Feeling angry over something is normal. Psychologists even suggest expressing your anger to prevent pent up emotions from hurting your system. As long as you express your anger in a healthy manner, this emotion won’t hurt you nor others.
However, anger can impact your life negatively when it becomes chronic. When you always fly into a rage, you will be at a greater risk for the following serious health problems:
● Heart attack
Clinical psychiatry instructor Chris Aiken reported that your risk for heart attack doubles within two hours after an angry outburst. Repressed anger is way more damaging to your heart. When you repress your anger with the intention to control it, it will act as a poison to your system. This increases your chance of having coronary disease. One study showed that people who were always angry were twice as likely to have coronary problems compared to their less angry counterparts.
If anger is bad news for the heart, it’s more even deadly for your risk of stroke, which triples within two hours after lashing out. This intense emotion may cause some blood clots or bleeding to the brain, leading to a stroke. Without your awareness, your heart rate and blood flow will increase at a much rapid rate. Unhealthy anger is even more dangerous to people with aneurysm, whose risk for rupture of this aneurysm increases up to six times.
● Lung problems
Smoke is not the only thing that could bring harm to your lungs. Hostility has also the power to create damage to these organs. A Harvard University study revealed that people who are prone to anger have the worst lung capacity and have an increased risk of respiratory problems. According to the researchers, the stress hormones associated with angry feelings can cause inflammation in the airways.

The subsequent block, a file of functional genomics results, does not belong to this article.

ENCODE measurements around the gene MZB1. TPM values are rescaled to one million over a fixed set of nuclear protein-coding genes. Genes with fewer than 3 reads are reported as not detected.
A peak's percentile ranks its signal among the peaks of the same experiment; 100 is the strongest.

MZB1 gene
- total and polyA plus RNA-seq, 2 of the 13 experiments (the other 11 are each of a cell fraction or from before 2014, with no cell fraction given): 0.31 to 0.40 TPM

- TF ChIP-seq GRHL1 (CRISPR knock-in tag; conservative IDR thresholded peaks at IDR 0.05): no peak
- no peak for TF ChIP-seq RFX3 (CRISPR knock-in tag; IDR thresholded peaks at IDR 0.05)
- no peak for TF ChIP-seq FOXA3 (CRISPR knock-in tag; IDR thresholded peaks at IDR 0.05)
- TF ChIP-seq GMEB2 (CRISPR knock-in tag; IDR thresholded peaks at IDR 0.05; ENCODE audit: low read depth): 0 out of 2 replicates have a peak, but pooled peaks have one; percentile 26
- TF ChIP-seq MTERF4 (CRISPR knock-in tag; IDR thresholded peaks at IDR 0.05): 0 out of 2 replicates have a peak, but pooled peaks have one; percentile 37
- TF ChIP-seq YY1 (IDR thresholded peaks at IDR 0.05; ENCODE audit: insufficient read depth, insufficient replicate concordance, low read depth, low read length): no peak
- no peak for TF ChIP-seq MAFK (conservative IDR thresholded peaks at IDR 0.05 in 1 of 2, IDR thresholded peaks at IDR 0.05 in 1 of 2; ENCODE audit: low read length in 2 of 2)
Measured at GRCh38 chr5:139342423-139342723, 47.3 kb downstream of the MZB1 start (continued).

Note that anxiety is linked with feelings of anger and worry. Feeling anxious at times is normal when there’s a reason to be feeling this way. But when this emotion starts to interfere with your daily affairs, you might be diagnosed with a generalized anxiety disorder or GAD. This issue will exacerbate when you’re always angry. The more you express intense anger, the more you suffer from GAD symptoms.
● Weak immune system
Ever noticed that angry people often get sick? This is because the feelings of anger can hurt the immune system. Even a simple recall of your anger-provoking experience can cause a drop in your immunoglobulin A levels, an antibody that works in the frontlines to fight off infection.
Anger increases your risk of depression. Men who were unable to express their anger and instead chose to ruminate about it without taking action were found to be depressed, according to Aiken. Just because you’re not expressing your anger you think you’re in control, you’re wrong. Feelings of anger should be acknowledged without having to resort to violence, otherwise, your feelings of aggression that are bottled up within can kill you from the inside out.
● Shorter life span
Happiness is linked to longevity. In the same manner, anger and stress are linked to a shorter life span. This has been backed up by 17 years of study by the University of Michigan, which found that holding on to anger caused couples to have a shorter life span than the ones who were able to express their anger constructively.